Male earwigs have an elaborate courtship with females! They use their cerci to stroke and tap the female. He then presents them to the female for her to nibble on, likely to receive a chemical cue before she decides if he’s the right male for her. Males will also user their cerci to fight each other for females and to hold the female while mating.
Super Mom! - The females display excellent parental care and would be great on any superhero team, providing support and snacks. Every studied species of earwig has exhibited maternal care though the methods may vary between species. One species, the hump earwig (Anechura harmandi), takes this to the extreme. The last motherly act she takes is to feed herself to her young.
Pincers - males and females use their ceric, or pincers, to defend themselves and hold prey. While they will pinch humans if you pick one up, it is unlikely to hurt.
Gross Smells! - some species of earwig will emit a foul-smelling liquid to deter predators. It resembles the scent of a bad battery, kind of acrid.
Earwigs in Culture:
In Star Trek II: Wrath of Khan Chekov and Terrell have an earwig inspired creature, Ceti Eel, placed in their ears by Khan.
In Roald Dahl's book George's Marvellous Medicine, George's Grandma tells him to eat celery that has earwigs and beetles on it. She said “A big fat earwig is very tasty.”
In some regions of Japan earwigs are referred to as Chinpo-Basami or Chinpo-Kiri which translates to “penis cutter.” This is likely due to their presence near old-style toilets.
Boos, Stefan, et al. "Maternal care provides antifungal protection to eggs in the European earwig." Behavioral Ecology 25.4 (2014): 754-761.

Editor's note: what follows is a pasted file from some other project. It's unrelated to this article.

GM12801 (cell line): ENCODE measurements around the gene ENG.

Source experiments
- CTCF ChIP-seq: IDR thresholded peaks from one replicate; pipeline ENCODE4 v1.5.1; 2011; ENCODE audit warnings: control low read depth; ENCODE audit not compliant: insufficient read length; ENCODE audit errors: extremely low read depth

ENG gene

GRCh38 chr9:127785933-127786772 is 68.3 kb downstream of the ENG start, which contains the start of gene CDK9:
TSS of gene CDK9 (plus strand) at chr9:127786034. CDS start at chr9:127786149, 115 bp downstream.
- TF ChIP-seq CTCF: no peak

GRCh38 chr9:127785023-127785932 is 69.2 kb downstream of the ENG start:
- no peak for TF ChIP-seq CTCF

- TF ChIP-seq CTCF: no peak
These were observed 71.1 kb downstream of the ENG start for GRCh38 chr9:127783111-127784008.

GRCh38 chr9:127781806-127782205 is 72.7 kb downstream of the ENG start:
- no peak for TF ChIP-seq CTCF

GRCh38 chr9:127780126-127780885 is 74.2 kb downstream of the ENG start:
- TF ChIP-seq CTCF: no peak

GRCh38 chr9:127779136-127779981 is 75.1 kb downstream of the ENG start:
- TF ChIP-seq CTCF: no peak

“Earwigs.” Extension.umn.edu, extension.umn.edu/nuisance-insects/earwigs.
“Earwigs.” Australian Museum, https://australian.museum/learn/animals/insects/earwigs/
“Earwig.” Wikipedia, 31 Oct. 2020, en.wikipedia.org/wiki/Earwig.
“Earwigs: Identification; Biology; and Control.” Harvard University Environmental Health & Safety Pest Control Office: Fact Sheet, https://www.maine.gov/dacf/php/gotpests/bugs/documents/Earwig-harvard.pdf
Hausheer, Justine E. “Weird and Unbelievable Facts about Earwigs.” Cool Green Science, 13 July 2020, blog.nature.org/2020/07/13/weird-and-unbelievable-facts-about-earwigs/.
Kölliker, Mathias. "Benefits and costs of earwig (Forficula auricularia) family life." Behavioral Ecology and Sociobiology 61 (2007): 1489-1497.
Msrshall, Adrian G. "Interrelationships between Arixenia emu (Dermaptera) and molossid bats and their ectoparasites in Malaysia." Ecological Entomology 2.4 (1977): 285-291.
Mogbo, T. C., and C. E. Akunne. "Ecological survey of earwigs (Hemimerus talpoides) as ectoparasites of wild African giant rat (Cricetomys gambianus) in Awka, Nigeria." Journal of Natural Sciences Research 4.18 (2014): 36-39.
Suzuki, Seizi, Masashi Kitamura, and Kei Matsubayashi. "Matriphagy in the hump earwig, Anechura harmandi (Dermaptera: Forficulidae), increases the survival rates of the offspring." Journal of Ethology 23 (2005): 211-213.
Van Meyel, Sophie, Séverine Devers, and Joël Meunier. "Love them all: mothers provide care to foreign eggs in the European earwig Forficula auricularia." Behavioral Ecology 30.3 (2019): 756-762.